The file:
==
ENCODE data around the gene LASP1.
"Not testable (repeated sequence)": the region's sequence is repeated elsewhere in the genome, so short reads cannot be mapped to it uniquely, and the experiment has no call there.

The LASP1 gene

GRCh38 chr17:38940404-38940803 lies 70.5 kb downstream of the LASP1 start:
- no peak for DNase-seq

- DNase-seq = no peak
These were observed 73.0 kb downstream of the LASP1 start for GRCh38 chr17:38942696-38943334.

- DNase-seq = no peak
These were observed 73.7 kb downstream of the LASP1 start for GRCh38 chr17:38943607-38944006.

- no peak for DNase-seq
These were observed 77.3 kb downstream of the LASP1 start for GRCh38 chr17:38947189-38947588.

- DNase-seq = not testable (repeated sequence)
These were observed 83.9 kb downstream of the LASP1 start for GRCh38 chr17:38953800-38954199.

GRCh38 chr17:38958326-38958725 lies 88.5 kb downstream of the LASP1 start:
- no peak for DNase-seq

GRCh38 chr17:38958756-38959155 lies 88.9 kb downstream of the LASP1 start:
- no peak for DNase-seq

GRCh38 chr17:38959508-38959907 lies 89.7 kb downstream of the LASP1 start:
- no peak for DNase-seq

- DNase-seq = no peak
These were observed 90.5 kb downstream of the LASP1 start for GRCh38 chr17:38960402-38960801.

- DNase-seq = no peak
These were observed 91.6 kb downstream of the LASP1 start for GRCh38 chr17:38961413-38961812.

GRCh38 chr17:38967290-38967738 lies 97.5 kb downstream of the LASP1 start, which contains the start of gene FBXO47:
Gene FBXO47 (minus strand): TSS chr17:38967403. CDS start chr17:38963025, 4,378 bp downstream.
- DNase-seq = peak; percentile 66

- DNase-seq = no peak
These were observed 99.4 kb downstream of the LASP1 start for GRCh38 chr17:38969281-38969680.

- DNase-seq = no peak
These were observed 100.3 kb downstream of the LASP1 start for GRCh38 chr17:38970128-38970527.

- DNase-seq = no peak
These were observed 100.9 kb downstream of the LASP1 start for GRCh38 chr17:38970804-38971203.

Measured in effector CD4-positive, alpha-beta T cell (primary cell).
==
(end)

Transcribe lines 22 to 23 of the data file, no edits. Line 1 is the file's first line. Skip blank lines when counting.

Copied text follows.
- DNase-seq = no peak
These were observed 91.6 kb downstream of the LASP1 start for GRCh38 chr17:38961413-38961812.